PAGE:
I’m very pleased to announce that honorethics.org contributor Peter Olsthoorn’s (Netherlands Defense Academy) Honor in Political and Moral Philosophy (SUNY) will be coming out soon.
I read and commented on a draft of this book a couple years ago before I visited Peter in Rotterdam and Breda, and I can assure readers it’s a major contribution to the field that anyone interested in honor needs to add to his or her library. Peter’s careful and scholarly discussion of the intellectual history of honor is especially valuable for us, since books on honor (if they discuss history at all) tend either to focus on one epoch (say, the antebellum South), region (say, the Mediterranean), or author (say, Hobbes). Sometimes honor books provide us with useful snapshots of honor-psychology through the ages by discussing samurai for one chapter, medieval chivalry in another, etc. As an analytic philosopher who isn’t very strong on history, I have relied upon and cited all such books a great deal in my own work. But more rarely attempted has been a sustained story of how leading intellectuals have analysed honor in the West. The scholarly aspects of Peter’s book will be the go-to resource on that question for some time.
Peter’s book is also a polemic for reviving honor as a moral and political motivator. I have lots of good things to say about his argument there, too, but that aspect of the book is better handled in this summary Peter provided me:
Until not too long ago it was not uncommon for moral and political philosophers to hold the view that people cannot be expected to do what is right without at least some reward in the form of reputational gain. Authors from Cicero to John Stuart Mill did not dispute that we can be brought to accept the principles of justice on an abstract level, but thought that in concrete instances our strong passions, our partiality to ourselves, and our inability to be a good judge of our conduct, prevent us from both seeing and acting on what is just and virtuous. In their view, our sense of honor and concern for our reputation can help us in finding out what is the proper thing to do and, just as important, provide us with the much-needed motive to actually do what is right. Especially in this latter, motivational, aspect conscience appeared somewhat impotent to them.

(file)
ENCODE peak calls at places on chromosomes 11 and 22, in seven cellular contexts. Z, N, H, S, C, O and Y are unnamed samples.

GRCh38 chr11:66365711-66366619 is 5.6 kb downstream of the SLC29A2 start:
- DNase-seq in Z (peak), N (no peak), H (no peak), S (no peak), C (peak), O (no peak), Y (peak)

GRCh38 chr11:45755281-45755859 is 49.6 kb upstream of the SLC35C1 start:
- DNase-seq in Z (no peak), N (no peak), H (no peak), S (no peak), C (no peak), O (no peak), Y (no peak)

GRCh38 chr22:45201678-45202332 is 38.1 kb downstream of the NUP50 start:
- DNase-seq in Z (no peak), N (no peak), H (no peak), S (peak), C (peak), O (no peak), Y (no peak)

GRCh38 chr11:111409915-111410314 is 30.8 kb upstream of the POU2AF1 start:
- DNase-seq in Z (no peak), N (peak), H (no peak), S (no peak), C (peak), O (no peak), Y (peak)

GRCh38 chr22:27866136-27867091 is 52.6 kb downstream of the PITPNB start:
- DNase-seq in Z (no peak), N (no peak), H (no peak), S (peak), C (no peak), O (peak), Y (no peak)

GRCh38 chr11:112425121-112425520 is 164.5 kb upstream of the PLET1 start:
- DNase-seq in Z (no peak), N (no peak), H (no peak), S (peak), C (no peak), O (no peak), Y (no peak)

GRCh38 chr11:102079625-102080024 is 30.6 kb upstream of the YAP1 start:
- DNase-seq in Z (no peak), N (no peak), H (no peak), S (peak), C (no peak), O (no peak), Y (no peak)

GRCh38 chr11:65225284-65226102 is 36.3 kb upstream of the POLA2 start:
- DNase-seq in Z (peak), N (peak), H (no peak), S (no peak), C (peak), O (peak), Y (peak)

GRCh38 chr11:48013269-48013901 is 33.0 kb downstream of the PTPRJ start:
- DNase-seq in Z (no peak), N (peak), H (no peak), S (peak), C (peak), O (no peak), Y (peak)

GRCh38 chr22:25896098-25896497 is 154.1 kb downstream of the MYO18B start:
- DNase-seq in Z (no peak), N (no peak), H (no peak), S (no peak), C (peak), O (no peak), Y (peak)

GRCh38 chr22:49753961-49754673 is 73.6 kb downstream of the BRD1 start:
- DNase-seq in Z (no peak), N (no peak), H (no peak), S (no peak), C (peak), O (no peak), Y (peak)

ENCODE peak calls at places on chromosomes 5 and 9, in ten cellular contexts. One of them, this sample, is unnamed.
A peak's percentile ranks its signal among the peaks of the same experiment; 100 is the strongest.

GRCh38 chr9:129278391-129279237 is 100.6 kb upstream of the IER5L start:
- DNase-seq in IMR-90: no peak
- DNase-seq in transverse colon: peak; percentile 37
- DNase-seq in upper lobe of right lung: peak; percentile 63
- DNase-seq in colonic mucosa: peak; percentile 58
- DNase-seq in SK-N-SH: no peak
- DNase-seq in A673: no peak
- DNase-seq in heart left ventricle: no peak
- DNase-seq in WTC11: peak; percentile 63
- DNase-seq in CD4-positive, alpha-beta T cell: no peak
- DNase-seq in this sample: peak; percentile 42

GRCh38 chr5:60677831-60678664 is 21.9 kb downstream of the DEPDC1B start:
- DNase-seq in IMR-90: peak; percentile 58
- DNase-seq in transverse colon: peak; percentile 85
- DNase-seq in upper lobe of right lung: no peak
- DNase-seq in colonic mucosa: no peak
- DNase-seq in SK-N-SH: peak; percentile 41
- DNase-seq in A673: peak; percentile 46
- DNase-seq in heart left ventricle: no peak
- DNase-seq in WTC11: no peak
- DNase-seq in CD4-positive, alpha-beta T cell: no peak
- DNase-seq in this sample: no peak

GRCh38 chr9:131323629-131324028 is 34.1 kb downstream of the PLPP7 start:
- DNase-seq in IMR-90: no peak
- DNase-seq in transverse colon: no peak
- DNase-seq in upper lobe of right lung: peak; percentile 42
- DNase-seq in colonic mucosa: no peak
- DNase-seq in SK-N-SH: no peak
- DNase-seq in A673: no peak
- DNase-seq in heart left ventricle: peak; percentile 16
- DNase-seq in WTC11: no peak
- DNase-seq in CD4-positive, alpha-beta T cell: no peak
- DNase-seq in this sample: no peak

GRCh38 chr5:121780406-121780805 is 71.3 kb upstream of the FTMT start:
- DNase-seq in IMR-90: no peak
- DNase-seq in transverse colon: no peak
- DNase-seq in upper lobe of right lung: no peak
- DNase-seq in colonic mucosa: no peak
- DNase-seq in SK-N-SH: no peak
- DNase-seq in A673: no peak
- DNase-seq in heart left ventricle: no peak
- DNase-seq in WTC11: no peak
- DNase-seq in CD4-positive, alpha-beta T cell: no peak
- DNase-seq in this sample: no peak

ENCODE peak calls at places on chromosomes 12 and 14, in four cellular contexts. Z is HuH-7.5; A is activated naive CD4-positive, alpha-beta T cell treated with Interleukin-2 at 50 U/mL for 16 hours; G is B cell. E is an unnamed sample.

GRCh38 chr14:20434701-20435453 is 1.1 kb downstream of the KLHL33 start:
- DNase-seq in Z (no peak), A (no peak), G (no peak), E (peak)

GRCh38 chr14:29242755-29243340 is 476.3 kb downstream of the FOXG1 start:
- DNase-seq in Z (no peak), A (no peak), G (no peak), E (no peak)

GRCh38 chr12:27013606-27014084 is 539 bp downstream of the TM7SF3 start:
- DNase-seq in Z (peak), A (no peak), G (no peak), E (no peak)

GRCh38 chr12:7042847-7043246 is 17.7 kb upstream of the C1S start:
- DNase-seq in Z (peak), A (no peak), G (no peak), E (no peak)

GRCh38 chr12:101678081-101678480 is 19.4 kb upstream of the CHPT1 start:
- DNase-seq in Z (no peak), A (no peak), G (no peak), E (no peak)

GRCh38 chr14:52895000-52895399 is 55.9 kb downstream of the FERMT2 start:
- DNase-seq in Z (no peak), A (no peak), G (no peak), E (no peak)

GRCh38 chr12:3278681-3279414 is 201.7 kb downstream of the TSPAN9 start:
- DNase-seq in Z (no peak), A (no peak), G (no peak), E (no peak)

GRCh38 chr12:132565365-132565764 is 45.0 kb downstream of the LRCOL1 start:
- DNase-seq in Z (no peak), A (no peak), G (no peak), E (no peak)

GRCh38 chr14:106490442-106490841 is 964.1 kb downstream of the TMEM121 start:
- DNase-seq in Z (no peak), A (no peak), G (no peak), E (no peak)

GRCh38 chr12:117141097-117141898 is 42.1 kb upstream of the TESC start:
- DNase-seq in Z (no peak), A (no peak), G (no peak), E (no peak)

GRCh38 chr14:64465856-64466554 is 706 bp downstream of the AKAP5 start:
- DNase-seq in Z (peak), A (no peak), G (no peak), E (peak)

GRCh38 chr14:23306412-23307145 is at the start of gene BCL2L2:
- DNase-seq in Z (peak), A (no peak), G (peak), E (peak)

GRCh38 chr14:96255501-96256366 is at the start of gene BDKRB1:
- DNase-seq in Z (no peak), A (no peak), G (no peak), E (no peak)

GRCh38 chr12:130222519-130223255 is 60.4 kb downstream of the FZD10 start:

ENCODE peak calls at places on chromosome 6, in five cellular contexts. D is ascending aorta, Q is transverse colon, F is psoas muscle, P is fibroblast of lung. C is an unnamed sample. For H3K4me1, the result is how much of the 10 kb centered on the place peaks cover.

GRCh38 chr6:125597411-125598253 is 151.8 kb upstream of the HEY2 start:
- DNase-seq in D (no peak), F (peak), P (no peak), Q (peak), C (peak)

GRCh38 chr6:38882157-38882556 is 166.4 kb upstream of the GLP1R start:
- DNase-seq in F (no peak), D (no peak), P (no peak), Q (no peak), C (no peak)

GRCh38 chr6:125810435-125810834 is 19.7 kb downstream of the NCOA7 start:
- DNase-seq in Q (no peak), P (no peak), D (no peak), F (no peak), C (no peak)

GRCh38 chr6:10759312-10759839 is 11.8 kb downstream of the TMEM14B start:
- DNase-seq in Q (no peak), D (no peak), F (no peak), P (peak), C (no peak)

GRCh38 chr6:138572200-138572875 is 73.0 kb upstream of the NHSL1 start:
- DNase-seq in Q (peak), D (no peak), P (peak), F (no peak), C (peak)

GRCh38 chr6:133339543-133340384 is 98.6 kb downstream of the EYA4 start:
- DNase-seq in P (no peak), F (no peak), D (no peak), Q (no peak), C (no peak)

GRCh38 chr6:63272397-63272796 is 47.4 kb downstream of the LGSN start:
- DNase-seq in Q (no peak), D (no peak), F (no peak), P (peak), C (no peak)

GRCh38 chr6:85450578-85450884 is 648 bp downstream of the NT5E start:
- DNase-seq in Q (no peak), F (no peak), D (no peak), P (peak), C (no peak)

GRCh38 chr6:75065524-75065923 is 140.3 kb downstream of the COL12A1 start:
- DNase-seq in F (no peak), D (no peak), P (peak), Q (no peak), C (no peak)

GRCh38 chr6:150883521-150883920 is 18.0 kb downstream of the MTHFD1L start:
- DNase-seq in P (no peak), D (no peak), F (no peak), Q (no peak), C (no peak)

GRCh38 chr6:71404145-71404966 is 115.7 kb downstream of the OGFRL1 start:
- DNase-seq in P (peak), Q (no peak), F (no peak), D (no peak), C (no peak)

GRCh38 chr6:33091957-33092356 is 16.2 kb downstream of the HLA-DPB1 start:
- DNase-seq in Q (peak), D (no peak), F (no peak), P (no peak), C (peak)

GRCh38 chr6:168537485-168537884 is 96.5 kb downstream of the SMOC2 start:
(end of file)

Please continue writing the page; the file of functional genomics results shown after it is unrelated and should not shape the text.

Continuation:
Today, most of us tend to take a stricter view, and think that people are to be just from a love for justice, not from a fear of losing face. Considerations of honor and reputation are generally considered to be on the wrong side of the line. That diminished position of honor is at least partly a result of the fact that, as a motive, honor is somewhat inconsistent with the ideals of autonomy and authenticity, valued by most people in our day. Modern political and moral philosophy mirrors (and, to some extent, feeds) these ideals, and many authors are not too upset that the honor ethic gave way to more demanding forms of ethics that give central place to that notion of autonomy.
The aim of this book is to make the case that the old arguments for a role for honor are still compelling, and that also today, without deep roots in our present-day vocabulary, honor can yet be of use because it is less demanding, and that the articulated opinions of others remain important for making us see, and then actually do, what is right. The underlying assumption is that honor, although it has lost much of its appeal, is still a common motivator. If there is some truth in this, it is all the more regrettable that most modern theorists have turned a blind eye on the topic.
To make that case the first part of the book describes the early, aristocratic argument for honor made by, among others, Cicero and Sallust, and the conversion of honor into a more modern, democratic form by later thinkers, from John Locke and Bernard Mandeville to Michael Walzer. Even in that more democratic form honor still comes with some serious drawbacks, mainly lying in it being something external (which potentially reduces morality to not being caught), and in its exclusiveness (limiting the number of people that matter to someone). To address the first shortcoming, honor should be internalized, at least to some extent; otherwise honor is, indeed, reduced to not being found out. As to that second weakness: to avoid that too much priority is given to the interests of those who are near and dear to us, it seems that we should define our honor group as broad as possible. Finding out if these two goals can be accomplished is the aim of the second part of the book, which focuses on three virtues related to honor: loyalty, integrity, and respect.
Congratulations on the book, Peter!